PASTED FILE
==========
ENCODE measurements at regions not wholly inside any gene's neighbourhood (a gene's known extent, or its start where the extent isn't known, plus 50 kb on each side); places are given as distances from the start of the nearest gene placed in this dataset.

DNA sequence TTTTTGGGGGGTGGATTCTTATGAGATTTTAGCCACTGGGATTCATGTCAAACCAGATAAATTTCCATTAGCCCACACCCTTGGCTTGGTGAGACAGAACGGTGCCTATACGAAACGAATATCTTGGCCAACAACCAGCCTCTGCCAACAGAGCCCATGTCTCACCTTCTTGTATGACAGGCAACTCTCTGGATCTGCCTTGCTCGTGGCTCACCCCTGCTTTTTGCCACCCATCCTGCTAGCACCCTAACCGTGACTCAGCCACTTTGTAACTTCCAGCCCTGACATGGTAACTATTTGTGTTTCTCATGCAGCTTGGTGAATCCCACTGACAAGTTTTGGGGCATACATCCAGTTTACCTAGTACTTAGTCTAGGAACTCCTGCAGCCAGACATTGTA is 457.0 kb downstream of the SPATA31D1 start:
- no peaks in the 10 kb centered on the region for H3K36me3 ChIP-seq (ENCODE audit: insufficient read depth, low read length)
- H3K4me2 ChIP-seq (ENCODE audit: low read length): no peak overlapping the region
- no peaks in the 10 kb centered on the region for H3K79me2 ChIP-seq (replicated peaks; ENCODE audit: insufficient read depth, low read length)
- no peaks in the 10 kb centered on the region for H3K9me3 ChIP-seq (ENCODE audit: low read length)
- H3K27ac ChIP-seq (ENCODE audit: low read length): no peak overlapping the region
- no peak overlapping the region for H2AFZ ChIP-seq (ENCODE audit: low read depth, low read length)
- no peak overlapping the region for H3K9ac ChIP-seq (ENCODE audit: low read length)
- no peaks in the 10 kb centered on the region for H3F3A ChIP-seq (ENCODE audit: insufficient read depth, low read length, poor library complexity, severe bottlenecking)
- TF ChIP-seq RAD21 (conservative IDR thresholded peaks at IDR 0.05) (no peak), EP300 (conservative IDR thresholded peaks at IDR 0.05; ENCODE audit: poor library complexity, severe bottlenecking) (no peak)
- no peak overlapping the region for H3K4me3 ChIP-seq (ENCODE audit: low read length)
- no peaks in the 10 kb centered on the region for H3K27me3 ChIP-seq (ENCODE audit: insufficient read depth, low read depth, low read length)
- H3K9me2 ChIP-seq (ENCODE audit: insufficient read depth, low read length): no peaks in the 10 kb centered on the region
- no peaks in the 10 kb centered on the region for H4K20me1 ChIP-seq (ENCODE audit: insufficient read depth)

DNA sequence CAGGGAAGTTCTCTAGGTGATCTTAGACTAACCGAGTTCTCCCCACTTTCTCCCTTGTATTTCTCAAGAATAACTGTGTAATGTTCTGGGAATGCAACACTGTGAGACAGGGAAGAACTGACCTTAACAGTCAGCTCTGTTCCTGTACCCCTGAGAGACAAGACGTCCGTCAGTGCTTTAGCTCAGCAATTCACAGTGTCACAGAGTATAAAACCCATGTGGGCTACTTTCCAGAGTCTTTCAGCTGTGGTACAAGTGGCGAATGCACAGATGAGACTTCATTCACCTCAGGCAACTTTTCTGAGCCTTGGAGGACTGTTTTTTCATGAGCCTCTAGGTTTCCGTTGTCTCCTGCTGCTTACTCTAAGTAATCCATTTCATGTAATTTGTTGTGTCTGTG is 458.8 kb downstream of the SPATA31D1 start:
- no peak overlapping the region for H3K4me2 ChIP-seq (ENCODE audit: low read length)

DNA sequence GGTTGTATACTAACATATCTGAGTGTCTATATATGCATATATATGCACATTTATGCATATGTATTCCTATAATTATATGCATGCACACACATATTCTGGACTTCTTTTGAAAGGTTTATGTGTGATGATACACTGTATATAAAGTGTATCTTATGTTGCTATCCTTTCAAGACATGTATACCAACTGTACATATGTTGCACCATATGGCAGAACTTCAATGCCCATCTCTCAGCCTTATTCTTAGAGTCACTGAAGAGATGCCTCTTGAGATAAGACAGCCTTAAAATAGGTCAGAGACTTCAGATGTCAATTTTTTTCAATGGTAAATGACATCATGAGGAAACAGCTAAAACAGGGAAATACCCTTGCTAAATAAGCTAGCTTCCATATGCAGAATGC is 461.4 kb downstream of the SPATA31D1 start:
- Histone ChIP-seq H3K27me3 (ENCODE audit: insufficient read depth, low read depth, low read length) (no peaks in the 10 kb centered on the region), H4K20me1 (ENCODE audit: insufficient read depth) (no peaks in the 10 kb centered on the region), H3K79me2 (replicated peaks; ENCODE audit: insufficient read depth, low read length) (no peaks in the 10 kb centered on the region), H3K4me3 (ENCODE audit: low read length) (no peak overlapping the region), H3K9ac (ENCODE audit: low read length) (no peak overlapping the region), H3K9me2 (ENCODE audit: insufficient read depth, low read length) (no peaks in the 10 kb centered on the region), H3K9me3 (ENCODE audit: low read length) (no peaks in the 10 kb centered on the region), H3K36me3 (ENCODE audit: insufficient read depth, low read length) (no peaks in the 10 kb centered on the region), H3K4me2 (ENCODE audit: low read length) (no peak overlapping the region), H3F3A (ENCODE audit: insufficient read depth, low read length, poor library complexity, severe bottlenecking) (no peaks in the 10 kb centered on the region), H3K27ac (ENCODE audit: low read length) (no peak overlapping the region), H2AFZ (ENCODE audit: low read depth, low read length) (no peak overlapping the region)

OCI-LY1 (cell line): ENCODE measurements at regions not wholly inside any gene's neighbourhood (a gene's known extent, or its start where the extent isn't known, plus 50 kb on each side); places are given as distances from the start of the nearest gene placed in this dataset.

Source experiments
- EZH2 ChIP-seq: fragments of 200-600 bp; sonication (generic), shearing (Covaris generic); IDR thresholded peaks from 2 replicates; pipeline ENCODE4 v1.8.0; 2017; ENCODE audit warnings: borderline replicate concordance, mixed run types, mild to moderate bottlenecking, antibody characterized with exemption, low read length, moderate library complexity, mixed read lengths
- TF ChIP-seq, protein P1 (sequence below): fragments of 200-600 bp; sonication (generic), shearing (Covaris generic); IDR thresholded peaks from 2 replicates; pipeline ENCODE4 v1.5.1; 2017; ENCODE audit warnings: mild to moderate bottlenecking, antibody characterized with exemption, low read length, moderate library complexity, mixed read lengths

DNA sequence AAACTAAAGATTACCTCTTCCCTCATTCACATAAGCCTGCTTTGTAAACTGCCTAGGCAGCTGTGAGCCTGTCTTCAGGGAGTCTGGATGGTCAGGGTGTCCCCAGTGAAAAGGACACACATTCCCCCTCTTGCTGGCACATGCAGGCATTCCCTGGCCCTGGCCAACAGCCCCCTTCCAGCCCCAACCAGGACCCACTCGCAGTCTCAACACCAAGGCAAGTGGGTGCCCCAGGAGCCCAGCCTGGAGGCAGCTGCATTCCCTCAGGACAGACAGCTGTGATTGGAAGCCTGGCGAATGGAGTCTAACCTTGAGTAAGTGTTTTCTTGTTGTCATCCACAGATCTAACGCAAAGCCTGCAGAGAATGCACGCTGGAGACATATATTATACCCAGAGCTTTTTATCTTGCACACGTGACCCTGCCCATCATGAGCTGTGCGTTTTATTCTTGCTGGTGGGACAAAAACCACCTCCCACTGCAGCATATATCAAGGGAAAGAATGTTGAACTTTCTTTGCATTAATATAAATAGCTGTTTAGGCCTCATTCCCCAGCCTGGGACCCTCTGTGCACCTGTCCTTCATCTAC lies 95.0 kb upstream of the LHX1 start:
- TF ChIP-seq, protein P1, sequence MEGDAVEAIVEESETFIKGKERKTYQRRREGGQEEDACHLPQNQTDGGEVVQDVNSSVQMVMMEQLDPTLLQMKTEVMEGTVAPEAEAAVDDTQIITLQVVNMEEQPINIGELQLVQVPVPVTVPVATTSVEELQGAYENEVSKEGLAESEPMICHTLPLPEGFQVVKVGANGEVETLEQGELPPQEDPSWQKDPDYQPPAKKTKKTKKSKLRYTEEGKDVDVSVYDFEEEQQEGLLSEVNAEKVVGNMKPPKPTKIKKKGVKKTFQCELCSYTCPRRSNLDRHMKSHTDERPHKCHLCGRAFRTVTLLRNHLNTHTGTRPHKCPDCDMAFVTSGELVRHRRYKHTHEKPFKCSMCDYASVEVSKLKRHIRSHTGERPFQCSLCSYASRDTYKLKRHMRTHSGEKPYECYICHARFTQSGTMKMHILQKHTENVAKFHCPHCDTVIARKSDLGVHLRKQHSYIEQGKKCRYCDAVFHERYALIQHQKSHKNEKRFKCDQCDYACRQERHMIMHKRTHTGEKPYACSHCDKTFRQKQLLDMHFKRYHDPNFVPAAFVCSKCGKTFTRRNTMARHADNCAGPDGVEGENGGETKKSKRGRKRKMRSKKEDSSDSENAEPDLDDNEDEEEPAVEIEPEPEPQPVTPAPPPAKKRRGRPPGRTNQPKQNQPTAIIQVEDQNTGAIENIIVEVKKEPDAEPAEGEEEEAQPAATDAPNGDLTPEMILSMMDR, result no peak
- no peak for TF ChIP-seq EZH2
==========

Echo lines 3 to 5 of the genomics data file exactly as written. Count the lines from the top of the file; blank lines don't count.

- no peaks in the 10 kb centered on the region for H3K36me3 ChIP-seq (ENCODE audit: insufficient read depth, low read length)
- H3K4me2 ChIP-seq (ENCODE audit: low read length): no peak overlapping the region
- no peaks in the 10 kb centered on the region for H3K79me2 ChIP-seq (replicated peaks; ENCODE audit: insufficient read depth, low read length)